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The Gist:

  • We don't often take advantage of our experiences and our insights.
  • Writing down your observations and experiences allows you to make them actionable in the future.
  • Documenting your insights is a key to better sales conversations.

"The punishment of every disordered mind is its own disorder." - St. Augustine of Hippo

I use an unusual software for notetaking. It isn't something that I recommend to others, only because the learning curve can be steep and setting it up tends to consume many hours. I use this software because it begins with a daily note, then automatically attaches everything I write to that note. It also lets me put a word or phrase in brackets and locate every other thing I’ve written that includes that search term.

This approach works perfectly for me because I keep several different journals:

  1. A traditional journal recounting my thoughts and ideas, along with memorable events of the day.
  2. A business journal documenting my thoughts, ideas, experiences, challenges, and future initiatives.
  3. A decision journal, where I capture big decisions and document my thinking at the time. Sometimes I use it as a pre-mortem, where I try to write down what might go wrong and how I might prevent any adverse outcomes.
  4. A prediction journal, where I attempt to predict the future.

When it comes to generating insights, one area we often overlook is our own experience selling and working with our clients. Both success and failure can teach you an endless variety, helping you improve as a salesperson and create greater value for your clients. Most people don't improve their results because they treat their work like a job instead of a craft. They see selling as something they have to do to survive, not as a skill that allows them to create something special, often where there was nothing before.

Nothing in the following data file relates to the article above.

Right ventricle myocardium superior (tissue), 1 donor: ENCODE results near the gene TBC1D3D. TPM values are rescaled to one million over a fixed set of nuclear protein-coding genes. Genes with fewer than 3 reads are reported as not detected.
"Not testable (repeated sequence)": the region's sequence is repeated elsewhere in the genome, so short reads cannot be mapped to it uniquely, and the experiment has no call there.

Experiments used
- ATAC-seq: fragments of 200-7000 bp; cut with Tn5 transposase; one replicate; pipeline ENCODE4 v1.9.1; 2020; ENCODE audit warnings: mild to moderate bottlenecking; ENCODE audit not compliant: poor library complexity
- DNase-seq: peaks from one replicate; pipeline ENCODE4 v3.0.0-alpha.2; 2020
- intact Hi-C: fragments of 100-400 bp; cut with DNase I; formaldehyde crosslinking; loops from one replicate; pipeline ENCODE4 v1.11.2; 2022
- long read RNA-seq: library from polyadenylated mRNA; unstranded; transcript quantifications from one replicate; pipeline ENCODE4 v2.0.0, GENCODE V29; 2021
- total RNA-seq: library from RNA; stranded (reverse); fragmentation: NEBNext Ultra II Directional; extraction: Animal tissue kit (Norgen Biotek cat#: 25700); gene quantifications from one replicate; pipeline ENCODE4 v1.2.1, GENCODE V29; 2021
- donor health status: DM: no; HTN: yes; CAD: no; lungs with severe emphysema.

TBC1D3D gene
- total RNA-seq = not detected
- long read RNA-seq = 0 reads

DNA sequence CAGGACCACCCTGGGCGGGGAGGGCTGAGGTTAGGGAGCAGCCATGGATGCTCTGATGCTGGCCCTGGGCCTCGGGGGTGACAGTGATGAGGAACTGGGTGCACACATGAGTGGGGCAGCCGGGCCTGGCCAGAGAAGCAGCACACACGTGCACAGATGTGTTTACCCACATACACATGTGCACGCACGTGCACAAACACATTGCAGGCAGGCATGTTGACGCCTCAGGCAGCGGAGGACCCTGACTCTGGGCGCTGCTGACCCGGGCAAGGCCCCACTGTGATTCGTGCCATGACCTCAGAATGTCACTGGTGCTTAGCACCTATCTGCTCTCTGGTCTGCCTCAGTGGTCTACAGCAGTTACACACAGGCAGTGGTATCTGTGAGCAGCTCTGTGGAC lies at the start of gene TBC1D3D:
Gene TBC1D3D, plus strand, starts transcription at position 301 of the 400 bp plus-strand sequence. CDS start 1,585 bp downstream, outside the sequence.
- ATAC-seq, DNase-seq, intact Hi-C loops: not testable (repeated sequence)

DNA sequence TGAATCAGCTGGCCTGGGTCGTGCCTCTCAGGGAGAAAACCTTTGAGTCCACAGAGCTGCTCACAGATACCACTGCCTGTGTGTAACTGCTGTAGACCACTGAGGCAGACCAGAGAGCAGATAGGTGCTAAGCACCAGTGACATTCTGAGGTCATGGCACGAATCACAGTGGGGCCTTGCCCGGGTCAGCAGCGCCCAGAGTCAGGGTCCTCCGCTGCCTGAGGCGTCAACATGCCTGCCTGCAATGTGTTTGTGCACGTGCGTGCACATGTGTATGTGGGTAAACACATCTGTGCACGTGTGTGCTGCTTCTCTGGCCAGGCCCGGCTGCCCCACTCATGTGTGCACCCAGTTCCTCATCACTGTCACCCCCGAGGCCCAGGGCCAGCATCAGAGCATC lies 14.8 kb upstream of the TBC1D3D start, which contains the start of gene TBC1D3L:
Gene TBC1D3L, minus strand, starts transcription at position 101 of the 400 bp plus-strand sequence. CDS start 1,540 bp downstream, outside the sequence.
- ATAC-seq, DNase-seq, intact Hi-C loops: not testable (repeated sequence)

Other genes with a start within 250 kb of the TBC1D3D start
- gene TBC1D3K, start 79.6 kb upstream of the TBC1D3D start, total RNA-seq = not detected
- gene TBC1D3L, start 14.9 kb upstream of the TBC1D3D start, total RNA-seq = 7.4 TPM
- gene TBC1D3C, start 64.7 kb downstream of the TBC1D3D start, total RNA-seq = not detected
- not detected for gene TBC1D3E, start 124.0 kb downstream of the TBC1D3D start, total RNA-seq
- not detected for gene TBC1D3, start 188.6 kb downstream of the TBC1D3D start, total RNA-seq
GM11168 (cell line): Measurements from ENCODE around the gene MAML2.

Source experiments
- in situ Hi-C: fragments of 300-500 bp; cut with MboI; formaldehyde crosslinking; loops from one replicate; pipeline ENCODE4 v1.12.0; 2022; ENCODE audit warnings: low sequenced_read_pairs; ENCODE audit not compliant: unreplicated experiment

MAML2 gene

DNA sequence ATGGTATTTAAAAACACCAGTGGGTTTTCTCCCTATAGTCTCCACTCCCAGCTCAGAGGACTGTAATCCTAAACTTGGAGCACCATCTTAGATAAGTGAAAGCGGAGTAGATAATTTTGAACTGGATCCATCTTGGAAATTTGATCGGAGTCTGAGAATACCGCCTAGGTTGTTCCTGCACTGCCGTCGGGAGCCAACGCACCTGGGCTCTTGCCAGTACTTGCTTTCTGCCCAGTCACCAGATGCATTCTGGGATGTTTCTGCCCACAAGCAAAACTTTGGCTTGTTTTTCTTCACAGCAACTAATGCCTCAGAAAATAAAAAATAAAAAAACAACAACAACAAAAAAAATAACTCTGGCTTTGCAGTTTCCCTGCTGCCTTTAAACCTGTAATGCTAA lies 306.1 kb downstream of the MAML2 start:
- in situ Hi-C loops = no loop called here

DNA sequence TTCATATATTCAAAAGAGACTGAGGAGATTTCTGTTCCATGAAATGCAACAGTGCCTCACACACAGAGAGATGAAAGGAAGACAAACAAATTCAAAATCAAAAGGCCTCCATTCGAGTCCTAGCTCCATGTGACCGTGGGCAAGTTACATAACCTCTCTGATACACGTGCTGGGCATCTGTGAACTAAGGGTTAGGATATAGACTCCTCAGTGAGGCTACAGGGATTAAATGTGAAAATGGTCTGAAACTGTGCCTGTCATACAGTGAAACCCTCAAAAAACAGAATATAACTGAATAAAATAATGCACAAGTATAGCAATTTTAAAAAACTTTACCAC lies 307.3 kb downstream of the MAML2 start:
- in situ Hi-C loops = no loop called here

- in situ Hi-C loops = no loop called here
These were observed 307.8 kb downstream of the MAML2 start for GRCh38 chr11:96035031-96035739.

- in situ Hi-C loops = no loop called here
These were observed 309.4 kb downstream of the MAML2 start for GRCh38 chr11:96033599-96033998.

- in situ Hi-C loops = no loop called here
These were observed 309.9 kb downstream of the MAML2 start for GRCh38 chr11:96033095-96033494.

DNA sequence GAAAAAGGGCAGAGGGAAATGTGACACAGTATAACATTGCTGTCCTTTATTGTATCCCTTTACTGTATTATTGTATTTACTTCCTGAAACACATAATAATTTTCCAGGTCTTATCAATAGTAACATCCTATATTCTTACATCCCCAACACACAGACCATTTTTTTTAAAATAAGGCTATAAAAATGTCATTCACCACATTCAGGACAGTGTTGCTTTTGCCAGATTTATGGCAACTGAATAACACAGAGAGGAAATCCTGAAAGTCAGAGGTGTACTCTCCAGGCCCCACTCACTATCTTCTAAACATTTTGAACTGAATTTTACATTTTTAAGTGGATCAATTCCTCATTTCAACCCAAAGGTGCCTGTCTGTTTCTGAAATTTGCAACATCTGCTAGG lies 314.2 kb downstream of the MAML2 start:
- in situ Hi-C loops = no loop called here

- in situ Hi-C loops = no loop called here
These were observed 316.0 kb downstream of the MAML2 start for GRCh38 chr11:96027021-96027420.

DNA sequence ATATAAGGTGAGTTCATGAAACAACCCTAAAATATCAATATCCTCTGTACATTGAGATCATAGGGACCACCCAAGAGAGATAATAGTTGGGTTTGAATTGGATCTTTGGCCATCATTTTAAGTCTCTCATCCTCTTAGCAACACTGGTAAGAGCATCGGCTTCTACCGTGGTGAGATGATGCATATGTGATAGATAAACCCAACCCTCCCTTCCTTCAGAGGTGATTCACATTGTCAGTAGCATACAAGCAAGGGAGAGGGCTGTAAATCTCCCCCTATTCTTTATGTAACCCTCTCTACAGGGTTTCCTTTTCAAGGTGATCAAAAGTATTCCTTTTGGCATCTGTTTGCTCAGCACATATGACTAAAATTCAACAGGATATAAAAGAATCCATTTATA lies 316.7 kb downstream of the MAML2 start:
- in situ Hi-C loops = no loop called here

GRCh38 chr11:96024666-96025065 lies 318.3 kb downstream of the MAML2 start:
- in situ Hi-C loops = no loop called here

Learning by Writing

There is a tremendous value in writing down and organizing your observations: it helps you understand your experiences better, recognize patterns, potentially see a bigger picture, and discover insights that will allow you to improve your work in sales and/or leadership.

One topic that often shows up in my business journal is false assumptions, both mine and my clients'. Over the last few months I have been writing about discovery, recognizing how ill-suited the traditional approach is to today's environment. Yet, outside of my framework, I have found no discovery process that focuses on identifying the false assumptions that explain clients’ hidden immunities to change—even though that resistance will persist until the assumptions are illuminated, corrected, and replaced.

Recently, a client shared with me that she needed a sales methodology. When I asked which methodology she believed she needed, she suggested a general method to qualify, discover, present, and negotiate. In short, she needed a sales process. I explained that every step of the process requires different competencies and methodologies, and that I juggle about twenty primary methodologies in my own work. The experience found its way into my business journal as something that I need to do a better job providing and explaining. What I observed will serve me in the future by sharing something of value with others.


How to Order Your Experience

By structuring your experience, you take things you have learned at the subconscious level and make them available to your conscious mind. One way to do this is to write, which takes a subjective experience and looks at it more objectively. If nothing else, taking the time to write down what you observed makes it available in the future. Here are a few categories I’ve found helpful in ordering my own experience.